Socialist Worker

Scotland’s NHS workers deserve more than a 4 percent pay rise

The battle for greater NHS pay will require building for serious action now

Issue No. 2748

NHS strike in London fighting for better pay.

NHS strike in London fighting for better pay. (Pic: Chris Marchant/Flickr)


The Scottish government’s offer last week to increase NHS pay by 4 percent has been met with fury by many health workers.

“It’s a complete and utter insult,” said Pauline Brady, a mental health nurse from the West of Scotland.

“This offer works out as an extra £14 a week for me,” she told Socialist Worker. “That doesn’t even cover the increases in my household bills.”

So far, Scottish health workers have mixed feelings about how to respond.

“Some people are simply saying, ‘jog on’, this award is part of a political game before the coming Scottish elections,” said Pauline, who is also a rep for the GMB union. “And lots of people say they’re still prepared to strike.

“But there is a hesitancy among some nurses. We’re often told to be grateful for doing the job we love—we do it because we care. It’s true we care, but we’ve got to make a living too.”

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The offer, although higher than the 1 percent suggested by Boris Johnson’s government for English NHS workers, falls short of the unions’ pay claim.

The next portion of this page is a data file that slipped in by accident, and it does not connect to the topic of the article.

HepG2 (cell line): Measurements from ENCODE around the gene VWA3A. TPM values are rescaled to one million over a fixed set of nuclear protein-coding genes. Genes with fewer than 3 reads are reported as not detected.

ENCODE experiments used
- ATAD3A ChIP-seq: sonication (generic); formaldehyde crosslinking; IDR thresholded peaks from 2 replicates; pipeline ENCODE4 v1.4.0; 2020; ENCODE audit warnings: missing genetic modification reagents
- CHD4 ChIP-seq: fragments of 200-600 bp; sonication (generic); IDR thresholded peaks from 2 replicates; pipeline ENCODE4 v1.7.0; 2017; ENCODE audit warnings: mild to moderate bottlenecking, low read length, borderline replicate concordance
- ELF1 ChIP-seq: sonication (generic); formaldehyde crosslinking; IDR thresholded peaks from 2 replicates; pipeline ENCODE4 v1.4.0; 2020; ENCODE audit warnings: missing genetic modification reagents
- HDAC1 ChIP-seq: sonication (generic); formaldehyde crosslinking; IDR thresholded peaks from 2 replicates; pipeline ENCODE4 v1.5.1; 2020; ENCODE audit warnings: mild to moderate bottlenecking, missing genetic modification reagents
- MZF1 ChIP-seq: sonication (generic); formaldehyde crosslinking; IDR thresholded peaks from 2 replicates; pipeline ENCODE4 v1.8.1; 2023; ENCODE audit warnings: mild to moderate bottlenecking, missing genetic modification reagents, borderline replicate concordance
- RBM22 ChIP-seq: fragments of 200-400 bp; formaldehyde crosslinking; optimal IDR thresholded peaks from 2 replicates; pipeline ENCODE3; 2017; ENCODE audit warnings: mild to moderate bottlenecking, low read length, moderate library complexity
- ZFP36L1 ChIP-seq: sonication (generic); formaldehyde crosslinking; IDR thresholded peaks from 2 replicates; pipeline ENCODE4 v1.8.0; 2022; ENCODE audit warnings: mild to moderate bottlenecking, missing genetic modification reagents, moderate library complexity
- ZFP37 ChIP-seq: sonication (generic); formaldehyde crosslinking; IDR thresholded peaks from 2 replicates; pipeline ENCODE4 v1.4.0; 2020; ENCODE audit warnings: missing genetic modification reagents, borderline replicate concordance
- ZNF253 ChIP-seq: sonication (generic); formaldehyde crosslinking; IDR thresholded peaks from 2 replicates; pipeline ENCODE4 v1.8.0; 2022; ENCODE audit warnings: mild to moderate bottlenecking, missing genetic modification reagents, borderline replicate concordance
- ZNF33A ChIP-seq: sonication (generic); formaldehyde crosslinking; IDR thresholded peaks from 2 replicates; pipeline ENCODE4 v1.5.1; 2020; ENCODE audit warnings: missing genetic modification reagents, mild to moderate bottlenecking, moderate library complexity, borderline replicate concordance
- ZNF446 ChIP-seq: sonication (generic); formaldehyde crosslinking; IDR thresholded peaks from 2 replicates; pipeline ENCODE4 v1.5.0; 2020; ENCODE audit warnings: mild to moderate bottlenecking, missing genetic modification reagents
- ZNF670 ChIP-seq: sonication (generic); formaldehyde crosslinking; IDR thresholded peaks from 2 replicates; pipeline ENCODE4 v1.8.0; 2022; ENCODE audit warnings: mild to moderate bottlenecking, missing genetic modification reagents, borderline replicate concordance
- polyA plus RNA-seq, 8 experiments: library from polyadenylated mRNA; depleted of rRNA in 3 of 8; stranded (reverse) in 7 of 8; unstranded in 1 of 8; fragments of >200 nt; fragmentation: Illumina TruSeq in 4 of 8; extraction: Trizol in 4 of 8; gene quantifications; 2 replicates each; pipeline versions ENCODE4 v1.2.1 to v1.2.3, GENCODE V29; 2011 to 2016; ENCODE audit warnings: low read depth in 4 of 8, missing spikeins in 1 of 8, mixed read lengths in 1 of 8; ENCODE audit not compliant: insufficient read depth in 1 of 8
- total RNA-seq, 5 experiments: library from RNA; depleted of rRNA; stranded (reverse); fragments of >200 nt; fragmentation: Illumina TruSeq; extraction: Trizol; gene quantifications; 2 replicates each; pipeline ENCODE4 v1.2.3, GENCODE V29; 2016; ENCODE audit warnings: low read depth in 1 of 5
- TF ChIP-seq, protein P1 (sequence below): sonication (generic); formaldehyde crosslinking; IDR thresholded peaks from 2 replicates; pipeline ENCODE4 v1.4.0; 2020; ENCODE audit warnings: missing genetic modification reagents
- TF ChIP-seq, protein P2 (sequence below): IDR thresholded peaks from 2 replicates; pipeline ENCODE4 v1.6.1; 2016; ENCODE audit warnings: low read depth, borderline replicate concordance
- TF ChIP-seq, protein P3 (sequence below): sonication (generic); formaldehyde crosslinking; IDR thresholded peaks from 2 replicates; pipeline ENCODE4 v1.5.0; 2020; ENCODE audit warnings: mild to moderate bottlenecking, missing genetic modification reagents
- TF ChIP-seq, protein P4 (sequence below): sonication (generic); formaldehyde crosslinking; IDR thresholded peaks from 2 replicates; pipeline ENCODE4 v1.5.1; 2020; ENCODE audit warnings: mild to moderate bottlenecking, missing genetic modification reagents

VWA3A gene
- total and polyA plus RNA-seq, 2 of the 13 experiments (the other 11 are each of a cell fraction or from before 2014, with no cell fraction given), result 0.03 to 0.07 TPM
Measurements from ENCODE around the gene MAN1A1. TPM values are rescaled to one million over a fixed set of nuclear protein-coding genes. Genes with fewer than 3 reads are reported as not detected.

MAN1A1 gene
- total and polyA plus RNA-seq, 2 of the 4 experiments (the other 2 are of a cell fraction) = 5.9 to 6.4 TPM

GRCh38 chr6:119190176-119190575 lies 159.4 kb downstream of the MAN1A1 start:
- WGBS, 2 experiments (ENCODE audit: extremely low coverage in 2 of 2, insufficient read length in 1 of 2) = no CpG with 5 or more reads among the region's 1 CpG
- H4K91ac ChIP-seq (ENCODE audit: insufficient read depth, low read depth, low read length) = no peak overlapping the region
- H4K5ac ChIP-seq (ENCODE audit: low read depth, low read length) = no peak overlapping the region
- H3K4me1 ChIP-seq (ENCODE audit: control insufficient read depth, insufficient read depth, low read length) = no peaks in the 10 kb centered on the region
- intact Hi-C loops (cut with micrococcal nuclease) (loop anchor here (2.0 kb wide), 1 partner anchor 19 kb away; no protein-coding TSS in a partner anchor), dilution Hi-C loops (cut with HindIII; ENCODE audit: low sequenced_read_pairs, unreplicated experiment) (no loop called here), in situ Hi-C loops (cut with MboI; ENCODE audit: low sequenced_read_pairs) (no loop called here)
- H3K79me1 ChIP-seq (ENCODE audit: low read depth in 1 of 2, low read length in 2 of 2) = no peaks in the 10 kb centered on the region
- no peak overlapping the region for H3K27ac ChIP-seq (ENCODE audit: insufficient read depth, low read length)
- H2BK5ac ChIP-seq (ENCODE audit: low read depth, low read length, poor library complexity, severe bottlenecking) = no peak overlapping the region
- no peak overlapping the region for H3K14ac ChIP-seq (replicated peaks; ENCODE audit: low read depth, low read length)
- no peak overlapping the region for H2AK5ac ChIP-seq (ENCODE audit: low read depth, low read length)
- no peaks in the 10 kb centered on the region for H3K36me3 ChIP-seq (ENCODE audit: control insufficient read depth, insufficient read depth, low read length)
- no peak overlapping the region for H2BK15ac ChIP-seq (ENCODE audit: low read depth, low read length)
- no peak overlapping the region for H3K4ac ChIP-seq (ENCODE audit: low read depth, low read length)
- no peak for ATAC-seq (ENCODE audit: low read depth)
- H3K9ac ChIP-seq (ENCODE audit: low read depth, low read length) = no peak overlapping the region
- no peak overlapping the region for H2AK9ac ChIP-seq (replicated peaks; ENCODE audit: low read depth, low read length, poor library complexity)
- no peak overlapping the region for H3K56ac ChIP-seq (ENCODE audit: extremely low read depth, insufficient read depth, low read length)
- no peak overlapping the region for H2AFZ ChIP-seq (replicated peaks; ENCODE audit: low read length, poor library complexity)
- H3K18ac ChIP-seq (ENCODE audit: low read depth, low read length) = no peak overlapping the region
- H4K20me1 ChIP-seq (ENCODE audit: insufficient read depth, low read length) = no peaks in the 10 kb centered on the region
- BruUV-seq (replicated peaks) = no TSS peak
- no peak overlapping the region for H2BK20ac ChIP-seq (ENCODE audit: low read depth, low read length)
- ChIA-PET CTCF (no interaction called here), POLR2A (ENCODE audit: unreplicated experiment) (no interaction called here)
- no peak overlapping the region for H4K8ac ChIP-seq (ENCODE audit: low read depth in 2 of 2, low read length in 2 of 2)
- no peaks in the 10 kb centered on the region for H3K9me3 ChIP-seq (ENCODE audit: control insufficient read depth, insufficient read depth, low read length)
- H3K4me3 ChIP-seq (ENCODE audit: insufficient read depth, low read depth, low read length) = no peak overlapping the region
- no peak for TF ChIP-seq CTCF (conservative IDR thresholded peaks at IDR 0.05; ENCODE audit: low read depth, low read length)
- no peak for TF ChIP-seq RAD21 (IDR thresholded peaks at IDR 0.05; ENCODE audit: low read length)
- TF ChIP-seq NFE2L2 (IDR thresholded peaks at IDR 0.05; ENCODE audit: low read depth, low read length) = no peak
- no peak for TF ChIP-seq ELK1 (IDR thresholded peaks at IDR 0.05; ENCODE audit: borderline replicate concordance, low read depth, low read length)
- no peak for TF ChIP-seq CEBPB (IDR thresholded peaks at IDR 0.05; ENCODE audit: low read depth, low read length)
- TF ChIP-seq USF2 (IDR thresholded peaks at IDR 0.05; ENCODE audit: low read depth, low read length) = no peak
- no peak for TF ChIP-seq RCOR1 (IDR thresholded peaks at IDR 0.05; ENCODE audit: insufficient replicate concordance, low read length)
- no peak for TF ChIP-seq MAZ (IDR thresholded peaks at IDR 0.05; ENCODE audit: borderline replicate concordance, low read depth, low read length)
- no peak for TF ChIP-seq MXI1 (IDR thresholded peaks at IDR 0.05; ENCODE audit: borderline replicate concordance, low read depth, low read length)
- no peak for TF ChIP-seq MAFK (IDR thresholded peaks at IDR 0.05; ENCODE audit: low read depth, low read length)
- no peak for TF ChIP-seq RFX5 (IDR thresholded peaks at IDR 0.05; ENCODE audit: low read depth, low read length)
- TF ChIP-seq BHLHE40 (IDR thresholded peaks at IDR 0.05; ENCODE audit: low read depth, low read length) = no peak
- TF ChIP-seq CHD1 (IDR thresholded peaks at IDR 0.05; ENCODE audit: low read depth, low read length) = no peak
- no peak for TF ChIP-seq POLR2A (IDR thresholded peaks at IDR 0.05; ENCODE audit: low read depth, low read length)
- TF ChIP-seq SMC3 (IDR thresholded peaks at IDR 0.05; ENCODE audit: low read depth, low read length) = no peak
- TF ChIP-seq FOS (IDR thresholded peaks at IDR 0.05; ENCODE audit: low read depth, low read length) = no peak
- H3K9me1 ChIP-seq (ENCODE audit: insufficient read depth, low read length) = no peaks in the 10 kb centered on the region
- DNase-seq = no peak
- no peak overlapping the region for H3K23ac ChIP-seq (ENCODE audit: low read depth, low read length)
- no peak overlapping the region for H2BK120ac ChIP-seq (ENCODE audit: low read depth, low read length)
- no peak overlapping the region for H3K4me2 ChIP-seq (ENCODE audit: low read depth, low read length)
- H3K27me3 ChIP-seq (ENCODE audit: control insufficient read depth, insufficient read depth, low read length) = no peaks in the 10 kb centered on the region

Unison is demanding a rise of “at least” £2,000 a year, while the nurses’ RCN union wants 12.5 percent.

So it’s likely that some union leaders will reject the offer.

But already the Unite union has said it will put the deal out to ballot among the membership.

Some union leaders are enthusiastic about the Scottish offer. Unison head of health Sara Gorton said, “This shows where there’s a political will there’s most definitely a way.

“Valuing health staff and investing in the NHS is a political choice.

“One that Boris Johnson and Rishi Sunak are choosing not to make.”

The response from both Unite and Unison suggest that the Scottish government offer is the best that can be got.

But that’s nonsense.

The mood to strike has spread across the NHS.

Most health workers are clear that the way to solve the staffing crisis and improve patient care is to raise pay.

“We are worth far more,” said Pauline. “But if we don’t fight, we’ll never know how much more we could get.”


Fight needed in England too

The Scottish government’s offer of a 4 percent pay rise to health workers threatens all NHS staff.

Unions representing workers in England, Wales and Northern Ireland could abandon their original demands and instead use Scotland as a benchmark.

The NHS Pay Review Body will make its recommendation in June. They’ll possibly say a rise of 1 percent isn’t enough and instead suggest a slightly higher figure.

Some unions will say, even though the offer isn’t sufficient, it’ll still be put to a ballot.

That would send a message that the union isn’t serious about fighting.

The best way of resisting that process is to take action now, not to wait until June.

The Unison union planned a day of action this Thursday. But it has done nothing to build it. Some workers planned to agitate and raise the issue of strikes.


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